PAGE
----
Nelson Mandela died yesterday. We mourn his loss with deep appreciation and recognition of his unparalleled dedication to bettering the lives of others. The New York Times’ obituary has a detailed history of his life that honors him appropriately.… Read more »
At least 29 people are dead and more than 70 are hurt after a series of attacks on Yemen’s defense ministry early this morning. The attacks were two-pronged: a suicide bomb blew open the gates and front entrance of the … Read more »
In breaking news, the Washington Post‘s Barton Gellman and Ashkan Soltani kick us off with more Snowden leaked documents, which reveal that the NSA is gathering “5 billion records a day on the whereabouts of cellphones around the … Read more »
Carrie Johnson of NPR speaks on Morning Edition today to assess what we’ve learned from all the NSA surveillance program declassifications. And the U.N.’s Ben Emmerson will launch an investigation into the Snowden leaks, writes the Guardian.
The Economist… Read more »
Let’s start by acknowledging the seasonal:
Stun-gun fights, knife fights, human-trampling, mass evacuations—as expected, the national security threat known as the period between Black Friday and Cyber Monday proves the tragicomic stuff of reality TV. The … Read more »
Your pre-Turkey Day news roundup begins with the NSA. Shane Harris at Foreign Policy gives us the scoop on Fran Fleisch, the woman behind the scenes who has kept the wheel greased as Gen. Keith Alexander and Chris Inglis have … Read more »
Let’s take a brief detour from Iran, Syria and NSA surveillance, and talk about GTMO: Adam Goldman and Matt Apuzzo write, for the Associated Press, about “Penny Lane,” a secret site at the Guantanamo Bay detention facility from 2003-2006 … Read more »
It’s all about Iran this news cycle. Yesterday morning, Iran signed off on a historic interim deal to temporarily halt—or slow—its nuclear development program.
Yesterday came news that the United States has been collecting British citizens’ phone and email information. The reactions followed quickly. Sir Malcom Rifkind, chair of the parliamentary intelligence and security committee, demanded an urgent report from the U.K.’s own surveillance … Read more »
The Times is reporting that an American drone has hit an Islamic seminary in northwest Pakistan early this morning. This is the first American drone strike outside of Pakistan’s more turbulent tribal regions. According to the Times, the strike … Read more »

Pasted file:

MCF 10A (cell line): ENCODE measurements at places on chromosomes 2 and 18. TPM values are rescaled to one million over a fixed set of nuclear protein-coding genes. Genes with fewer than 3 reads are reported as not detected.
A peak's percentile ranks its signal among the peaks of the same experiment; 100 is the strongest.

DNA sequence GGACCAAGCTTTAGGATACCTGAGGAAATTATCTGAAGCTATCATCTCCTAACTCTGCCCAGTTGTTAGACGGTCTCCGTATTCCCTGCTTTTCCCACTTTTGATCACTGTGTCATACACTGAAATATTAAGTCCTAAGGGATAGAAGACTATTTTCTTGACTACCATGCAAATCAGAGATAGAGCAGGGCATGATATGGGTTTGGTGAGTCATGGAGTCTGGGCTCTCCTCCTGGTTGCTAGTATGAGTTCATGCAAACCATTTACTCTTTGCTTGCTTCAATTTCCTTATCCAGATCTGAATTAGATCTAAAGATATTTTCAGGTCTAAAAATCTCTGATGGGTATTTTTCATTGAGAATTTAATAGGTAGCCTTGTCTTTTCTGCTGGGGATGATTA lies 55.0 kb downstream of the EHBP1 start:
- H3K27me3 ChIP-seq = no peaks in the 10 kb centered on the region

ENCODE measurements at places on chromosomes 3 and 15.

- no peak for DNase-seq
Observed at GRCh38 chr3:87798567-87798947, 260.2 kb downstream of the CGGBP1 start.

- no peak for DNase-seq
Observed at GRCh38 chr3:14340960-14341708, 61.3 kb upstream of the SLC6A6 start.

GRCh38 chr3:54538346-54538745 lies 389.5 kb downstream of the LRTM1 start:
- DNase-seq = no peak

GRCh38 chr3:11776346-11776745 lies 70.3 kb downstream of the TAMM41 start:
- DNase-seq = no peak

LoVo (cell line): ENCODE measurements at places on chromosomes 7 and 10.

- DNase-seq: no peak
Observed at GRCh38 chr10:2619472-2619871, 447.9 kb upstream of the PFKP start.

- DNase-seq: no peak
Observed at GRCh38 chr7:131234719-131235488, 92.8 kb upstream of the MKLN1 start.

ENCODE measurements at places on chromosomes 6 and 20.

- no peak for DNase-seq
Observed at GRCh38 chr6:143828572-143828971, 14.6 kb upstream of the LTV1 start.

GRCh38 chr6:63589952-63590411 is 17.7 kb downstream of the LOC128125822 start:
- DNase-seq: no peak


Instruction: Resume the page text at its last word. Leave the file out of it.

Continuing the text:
Today marks the 150th anniversary of President Lincoln’s delivery of the Gettysburg Address. Here’s some bits and bobs from around the internet: a republication of AEI scholar Leon Kass’s 2007 remarks, the remarks of Lincoln Scholar Allen Guelzo at … Read more »
Would a cyber attack on the most vulnerable nodes of the U.S. power grid paralyze us, or would we be prepared? That’s what 10,000 war gamers tried to assess in a simulation this week. Have a glimpse through a New … Read more »
We begin with security concerns posed by rebel groups in Paraguay, like the Paraguayan People’s Army, who are making headway and intensifying their operations against security forces in the country. The New York Times reports.
Congratulations! Mullah Fazlullah has … Read more »
While everyone is still talking about the National Security Agency, other arms of the American intelligence community are bulking up their technologies. The elusive Intelligence Advance Research Projects Agency is launching a new project that will radically expand the capabilities … Read more »
SecDef Chuck Hagel has sent more American troops to assist with the recovery efforts in the central Philippines. Here’s The Hill.
On Iran, the New York Times editorial today expresses the paper’s support for continued negotiations. The Senate, meanwhile, … Read more »
The Russian Foreign Ministry announced this morning that the main Syrian opposition group has refused to participate in talks with the Syrian government that would have taken place in Moscow. This is a serious blow to efforts by the Russian … Read more »
The NSA isn’t the only organization interested in metadata. The CIA pays AT&T more than $10 million per year to access its vast database of phone records—which the phone company has voluntarily agreed to share. And when phone records are … Read more »